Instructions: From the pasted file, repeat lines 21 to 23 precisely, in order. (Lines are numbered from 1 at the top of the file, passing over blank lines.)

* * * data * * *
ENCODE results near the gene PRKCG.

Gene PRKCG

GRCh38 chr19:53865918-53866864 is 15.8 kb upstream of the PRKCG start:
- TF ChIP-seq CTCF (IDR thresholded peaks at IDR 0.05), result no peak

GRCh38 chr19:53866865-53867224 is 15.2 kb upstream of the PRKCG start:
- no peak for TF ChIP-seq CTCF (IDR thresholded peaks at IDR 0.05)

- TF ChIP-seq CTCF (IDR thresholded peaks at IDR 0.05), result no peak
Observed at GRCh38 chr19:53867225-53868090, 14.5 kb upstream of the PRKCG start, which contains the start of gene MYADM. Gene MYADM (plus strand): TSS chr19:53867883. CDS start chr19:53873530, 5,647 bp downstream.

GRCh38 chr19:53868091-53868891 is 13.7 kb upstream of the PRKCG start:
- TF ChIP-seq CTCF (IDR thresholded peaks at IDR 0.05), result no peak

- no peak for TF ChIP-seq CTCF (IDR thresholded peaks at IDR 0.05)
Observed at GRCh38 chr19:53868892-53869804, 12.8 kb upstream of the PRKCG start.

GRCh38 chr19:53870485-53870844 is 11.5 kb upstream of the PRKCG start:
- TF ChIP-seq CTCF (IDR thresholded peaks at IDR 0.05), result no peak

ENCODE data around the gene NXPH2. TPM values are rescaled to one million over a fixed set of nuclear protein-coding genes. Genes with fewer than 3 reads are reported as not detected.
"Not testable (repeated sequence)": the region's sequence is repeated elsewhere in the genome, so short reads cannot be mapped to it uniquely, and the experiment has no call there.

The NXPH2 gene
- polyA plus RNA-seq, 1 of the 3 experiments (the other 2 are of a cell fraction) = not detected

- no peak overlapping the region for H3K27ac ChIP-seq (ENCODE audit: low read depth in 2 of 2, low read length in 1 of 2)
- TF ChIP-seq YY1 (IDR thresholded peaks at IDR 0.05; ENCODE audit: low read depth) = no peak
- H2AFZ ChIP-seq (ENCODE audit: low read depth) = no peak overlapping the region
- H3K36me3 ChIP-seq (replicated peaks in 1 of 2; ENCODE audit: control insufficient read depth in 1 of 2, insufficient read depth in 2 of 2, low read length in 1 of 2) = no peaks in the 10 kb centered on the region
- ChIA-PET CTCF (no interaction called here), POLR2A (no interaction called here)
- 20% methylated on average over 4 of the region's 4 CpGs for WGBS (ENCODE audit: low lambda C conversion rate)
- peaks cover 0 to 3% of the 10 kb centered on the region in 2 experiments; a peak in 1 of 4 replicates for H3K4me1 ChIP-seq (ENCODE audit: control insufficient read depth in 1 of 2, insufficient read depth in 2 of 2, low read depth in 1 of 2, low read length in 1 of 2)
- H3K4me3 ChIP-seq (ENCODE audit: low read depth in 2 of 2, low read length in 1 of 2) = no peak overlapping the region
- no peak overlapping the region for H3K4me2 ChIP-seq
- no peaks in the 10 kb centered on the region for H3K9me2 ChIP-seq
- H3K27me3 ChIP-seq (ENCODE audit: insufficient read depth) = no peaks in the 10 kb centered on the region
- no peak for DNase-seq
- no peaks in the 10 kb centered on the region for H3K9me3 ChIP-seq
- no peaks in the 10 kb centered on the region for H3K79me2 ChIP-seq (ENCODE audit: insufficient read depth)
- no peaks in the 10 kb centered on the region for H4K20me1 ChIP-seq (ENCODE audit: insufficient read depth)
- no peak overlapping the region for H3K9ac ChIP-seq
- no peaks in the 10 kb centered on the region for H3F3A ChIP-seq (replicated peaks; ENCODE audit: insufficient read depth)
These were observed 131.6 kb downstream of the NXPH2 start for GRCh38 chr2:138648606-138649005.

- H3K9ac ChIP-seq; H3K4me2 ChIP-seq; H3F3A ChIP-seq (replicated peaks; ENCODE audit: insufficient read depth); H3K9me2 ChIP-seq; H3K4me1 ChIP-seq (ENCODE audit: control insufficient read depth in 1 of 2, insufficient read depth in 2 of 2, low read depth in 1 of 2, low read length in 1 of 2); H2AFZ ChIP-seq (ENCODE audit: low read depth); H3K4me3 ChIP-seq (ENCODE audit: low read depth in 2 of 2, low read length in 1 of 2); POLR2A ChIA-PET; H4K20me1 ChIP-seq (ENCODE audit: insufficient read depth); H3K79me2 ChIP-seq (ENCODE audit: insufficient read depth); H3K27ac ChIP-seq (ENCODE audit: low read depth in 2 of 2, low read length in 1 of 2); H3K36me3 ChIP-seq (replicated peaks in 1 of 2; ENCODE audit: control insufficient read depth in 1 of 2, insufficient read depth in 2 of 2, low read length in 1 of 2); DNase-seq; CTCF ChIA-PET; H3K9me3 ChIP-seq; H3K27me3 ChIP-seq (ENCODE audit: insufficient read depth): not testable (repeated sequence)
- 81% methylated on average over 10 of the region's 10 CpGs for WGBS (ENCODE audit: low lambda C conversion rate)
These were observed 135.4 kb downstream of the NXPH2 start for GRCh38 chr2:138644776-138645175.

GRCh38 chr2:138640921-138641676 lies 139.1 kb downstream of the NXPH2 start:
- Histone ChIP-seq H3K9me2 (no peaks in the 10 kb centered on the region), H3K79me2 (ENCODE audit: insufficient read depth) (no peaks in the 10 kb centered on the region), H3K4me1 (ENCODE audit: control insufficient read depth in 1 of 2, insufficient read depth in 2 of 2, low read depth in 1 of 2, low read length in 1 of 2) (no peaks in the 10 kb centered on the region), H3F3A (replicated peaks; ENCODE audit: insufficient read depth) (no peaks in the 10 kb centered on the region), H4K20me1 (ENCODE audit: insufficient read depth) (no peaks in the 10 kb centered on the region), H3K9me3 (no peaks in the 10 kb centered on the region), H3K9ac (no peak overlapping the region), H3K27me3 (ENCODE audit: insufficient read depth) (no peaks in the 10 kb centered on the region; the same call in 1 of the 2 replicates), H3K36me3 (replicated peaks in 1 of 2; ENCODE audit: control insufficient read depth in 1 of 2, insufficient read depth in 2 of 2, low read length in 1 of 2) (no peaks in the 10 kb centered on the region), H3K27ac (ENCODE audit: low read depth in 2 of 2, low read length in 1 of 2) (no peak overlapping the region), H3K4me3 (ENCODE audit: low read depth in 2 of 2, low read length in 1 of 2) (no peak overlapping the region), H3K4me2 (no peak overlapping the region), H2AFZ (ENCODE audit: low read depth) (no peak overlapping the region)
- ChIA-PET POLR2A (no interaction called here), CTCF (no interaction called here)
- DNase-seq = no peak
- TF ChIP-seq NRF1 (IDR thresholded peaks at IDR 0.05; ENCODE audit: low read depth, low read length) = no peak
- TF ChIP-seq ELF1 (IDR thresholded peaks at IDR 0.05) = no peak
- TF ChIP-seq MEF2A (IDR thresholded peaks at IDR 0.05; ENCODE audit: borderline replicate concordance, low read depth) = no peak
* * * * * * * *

- H2AFZ ChIP-seq (ENCODE audit: low read depth) = no peak overlapping the region
- H3K36me3 ChIP-seq (replicated peaks in 1 of 2; ENCODE audit: control insufficient read depth in 1 of 2, insufficient read depth in 2 of 2, low read length in 1 of 2) = no peaks in the 10 kb centered on the region
- ChIA-PET CTCF (no interaction called here), POLR2A (no interaction called here)